With regard to the first context, that in which the ancient Greek texts were created, Gadamer displays an erudition that is rare today. But it is their second context, that of contemporary philosophy, that impresses this reader with greater urgency. Through his engagement with Greek culture, Gadamer hopes to realize his ideal of philosophical research as ‘a movement that is open at first and not yet fixed but which concretizes itself into a particular orientation with ever-increasing determinateness’. What this engagement shows is that the supposed freedom of modern science to stand at a distance from the object being investigated simply does not exist. ‘We all stand in the life-stream of tradition’, Gadamer writes, ‘and do not have the sovereign distance that the natural sciences maintain in order to conduct experiments and to construct theories.’ (19) Rather than a philosophically problematic relation between subject and object, which is simply presupposed by the empirical method, Gadamer stresses ‘participation’, ‘like the believer who is faced with a religious message’ (22). While this may read like a challenge to the natural sciences’ ideal of objectivity, which they threaten to extend even to the human subject, Gadamer reassures us that the human sciences are properly occupied with quite different tasks (21).

In instructive contrast to the contemporary academy, where not only the social sciences but also the human sciences and philosophy have arguably been infected by these naturalistic inclinations, Gadamer identifies the ‘highest point of Greek philosophy’ as the idea of a ‘mutuality of participation existing between object and subject’. ‘For the Greeks,’ he writes, ‘the essence of knowledge is the dialogue and not the mastery of objects’. (60)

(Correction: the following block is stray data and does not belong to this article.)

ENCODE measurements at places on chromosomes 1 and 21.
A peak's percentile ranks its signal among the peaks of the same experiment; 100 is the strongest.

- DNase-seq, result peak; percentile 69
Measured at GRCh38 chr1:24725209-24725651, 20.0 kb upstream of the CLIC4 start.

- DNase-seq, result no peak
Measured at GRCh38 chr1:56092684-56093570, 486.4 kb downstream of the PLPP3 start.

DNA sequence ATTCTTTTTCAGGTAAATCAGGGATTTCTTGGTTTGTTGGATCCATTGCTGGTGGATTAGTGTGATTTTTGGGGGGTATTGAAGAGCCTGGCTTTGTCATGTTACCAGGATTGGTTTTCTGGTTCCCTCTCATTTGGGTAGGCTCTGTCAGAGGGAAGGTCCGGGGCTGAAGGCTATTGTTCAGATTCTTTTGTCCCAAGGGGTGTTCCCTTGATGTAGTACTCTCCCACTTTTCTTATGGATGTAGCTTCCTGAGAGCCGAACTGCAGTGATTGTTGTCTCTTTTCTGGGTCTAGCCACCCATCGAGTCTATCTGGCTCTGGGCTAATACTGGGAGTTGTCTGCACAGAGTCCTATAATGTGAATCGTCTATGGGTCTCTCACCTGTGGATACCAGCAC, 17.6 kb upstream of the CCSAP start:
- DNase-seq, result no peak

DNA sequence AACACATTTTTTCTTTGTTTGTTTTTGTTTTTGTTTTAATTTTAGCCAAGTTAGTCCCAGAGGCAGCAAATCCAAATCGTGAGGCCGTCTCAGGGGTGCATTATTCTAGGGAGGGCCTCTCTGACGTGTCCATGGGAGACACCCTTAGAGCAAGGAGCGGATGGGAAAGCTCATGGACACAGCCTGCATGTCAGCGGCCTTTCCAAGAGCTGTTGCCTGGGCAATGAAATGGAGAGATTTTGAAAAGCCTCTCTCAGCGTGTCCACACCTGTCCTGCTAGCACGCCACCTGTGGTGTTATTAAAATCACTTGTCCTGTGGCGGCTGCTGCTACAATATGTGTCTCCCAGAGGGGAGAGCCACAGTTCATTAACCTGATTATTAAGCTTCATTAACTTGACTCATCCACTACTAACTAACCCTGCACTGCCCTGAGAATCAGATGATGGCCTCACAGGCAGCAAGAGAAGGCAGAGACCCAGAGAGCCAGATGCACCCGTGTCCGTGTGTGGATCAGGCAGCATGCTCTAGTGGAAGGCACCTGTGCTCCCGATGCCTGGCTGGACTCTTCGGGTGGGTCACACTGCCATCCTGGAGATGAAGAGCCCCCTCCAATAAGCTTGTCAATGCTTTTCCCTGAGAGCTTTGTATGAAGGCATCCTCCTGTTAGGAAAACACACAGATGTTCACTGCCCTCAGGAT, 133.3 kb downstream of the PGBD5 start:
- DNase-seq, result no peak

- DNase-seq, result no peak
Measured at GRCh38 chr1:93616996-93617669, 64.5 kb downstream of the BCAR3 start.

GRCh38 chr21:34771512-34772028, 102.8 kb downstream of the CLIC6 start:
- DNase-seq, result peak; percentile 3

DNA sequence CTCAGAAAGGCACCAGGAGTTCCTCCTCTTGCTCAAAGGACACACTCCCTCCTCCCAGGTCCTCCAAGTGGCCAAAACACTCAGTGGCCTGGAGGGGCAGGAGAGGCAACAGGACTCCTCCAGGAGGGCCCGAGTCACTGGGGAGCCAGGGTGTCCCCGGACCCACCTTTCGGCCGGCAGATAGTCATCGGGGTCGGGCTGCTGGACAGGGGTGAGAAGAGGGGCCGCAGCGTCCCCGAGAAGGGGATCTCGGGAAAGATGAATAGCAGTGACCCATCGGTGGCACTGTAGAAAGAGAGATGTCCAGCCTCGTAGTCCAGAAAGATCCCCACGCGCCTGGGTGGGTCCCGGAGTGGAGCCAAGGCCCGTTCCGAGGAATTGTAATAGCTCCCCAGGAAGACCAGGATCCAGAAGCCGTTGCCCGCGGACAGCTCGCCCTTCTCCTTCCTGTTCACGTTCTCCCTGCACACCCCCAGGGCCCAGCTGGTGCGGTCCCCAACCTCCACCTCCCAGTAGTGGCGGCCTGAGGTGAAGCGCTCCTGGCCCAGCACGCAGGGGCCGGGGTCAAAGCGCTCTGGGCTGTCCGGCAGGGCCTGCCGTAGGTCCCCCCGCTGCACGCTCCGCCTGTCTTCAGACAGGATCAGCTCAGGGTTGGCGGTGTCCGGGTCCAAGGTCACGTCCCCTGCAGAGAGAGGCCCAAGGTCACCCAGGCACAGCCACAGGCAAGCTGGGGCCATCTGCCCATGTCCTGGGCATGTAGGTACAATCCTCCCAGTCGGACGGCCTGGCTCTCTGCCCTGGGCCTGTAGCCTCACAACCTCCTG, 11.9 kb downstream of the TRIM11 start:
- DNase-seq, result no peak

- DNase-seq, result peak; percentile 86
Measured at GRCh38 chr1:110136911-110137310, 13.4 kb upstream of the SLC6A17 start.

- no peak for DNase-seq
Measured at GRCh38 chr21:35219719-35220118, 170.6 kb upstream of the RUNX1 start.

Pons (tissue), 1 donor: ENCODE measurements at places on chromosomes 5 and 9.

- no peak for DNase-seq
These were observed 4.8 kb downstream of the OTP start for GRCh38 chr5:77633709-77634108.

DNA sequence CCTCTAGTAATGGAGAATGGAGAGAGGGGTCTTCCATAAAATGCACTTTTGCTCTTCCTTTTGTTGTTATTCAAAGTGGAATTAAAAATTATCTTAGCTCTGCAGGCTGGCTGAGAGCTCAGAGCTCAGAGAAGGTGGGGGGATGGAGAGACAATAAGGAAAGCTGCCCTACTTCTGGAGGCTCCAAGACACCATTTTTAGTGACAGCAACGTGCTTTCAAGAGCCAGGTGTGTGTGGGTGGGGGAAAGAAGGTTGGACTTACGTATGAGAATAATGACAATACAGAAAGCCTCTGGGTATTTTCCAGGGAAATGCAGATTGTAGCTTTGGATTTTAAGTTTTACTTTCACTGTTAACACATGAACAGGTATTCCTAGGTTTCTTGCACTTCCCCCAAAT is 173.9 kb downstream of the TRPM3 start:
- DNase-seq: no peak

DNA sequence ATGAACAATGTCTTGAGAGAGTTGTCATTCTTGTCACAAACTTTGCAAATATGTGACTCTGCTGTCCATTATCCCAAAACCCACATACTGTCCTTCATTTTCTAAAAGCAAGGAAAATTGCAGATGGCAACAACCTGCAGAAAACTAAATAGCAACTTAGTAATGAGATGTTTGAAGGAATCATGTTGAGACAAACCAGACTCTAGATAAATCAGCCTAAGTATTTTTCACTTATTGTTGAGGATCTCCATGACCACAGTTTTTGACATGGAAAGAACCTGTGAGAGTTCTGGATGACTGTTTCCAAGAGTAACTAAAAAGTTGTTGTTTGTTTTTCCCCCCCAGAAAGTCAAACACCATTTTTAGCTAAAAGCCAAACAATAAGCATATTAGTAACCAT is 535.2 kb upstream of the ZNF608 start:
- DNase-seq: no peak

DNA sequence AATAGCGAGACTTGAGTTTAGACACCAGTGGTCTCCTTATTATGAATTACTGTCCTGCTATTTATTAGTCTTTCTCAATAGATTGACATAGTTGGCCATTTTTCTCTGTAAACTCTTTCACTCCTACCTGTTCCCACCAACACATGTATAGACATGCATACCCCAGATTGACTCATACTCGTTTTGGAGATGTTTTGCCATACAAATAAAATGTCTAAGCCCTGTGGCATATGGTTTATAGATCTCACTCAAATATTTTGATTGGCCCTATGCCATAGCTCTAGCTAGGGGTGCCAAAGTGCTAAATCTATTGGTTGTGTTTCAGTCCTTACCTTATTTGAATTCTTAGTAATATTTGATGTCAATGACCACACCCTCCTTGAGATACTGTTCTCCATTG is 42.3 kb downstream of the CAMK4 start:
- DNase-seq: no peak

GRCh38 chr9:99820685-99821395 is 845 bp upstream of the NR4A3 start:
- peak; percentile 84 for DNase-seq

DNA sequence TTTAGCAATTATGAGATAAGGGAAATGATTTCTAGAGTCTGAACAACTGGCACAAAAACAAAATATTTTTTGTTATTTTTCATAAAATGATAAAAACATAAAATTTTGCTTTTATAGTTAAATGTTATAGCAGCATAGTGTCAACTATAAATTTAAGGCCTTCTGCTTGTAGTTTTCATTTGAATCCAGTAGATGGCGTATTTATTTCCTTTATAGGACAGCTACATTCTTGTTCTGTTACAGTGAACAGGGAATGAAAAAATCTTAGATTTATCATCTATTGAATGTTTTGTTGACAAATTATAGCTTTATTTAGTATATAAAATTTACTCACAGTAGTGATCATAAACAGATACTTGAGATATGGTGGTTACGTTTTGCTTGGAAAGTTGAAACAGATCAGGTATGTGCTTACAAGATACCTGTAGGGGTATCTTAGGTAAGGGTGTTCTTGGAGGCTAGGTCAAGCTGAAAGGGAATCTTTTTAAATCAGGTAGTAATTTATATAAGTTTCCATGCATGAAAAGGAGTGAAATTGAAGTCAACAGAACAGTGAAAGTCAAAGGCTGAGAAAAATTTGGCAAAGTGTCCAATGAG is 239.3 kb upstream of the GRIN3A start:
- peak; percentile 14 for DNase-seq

Such thoughts emerging from Gadamer’s reading of the Presocratics via Plato and Aristotle, will be familiar to the readers of phenomenologists like Karl Jaspers, who explicitly described the nature of the subject–object split [Subjekt–Objekt Spaltung] in similar terms. Subject and object are not to be reified, considered as entities or substances, each of which could possibility exist without the other. A Spaltung, usually translated as ‘split’ or ‘cleavage’, is not a dichotomy. It is a distinction between aspects of reality that are, at the most primordial level, unified. In form as well as content, then, The Beginning of Philosophy leads us to the perhaps unexpected conclusion that it is the phenomenological method, for Gadamer represented by Husserl and Heidegger, that has ‘pointed the way for contemporary philosophy’ (60).

Martin Heidegger: The Beginning of Western Philosophy: Interpretation of Anaximander and Parmenides

The Beginning of Western Philosophy: Interpretation of Anaximander and Parmenides Book Cover The Beginning of Western Philosophy: Interpretation of Anaximander and Parmenides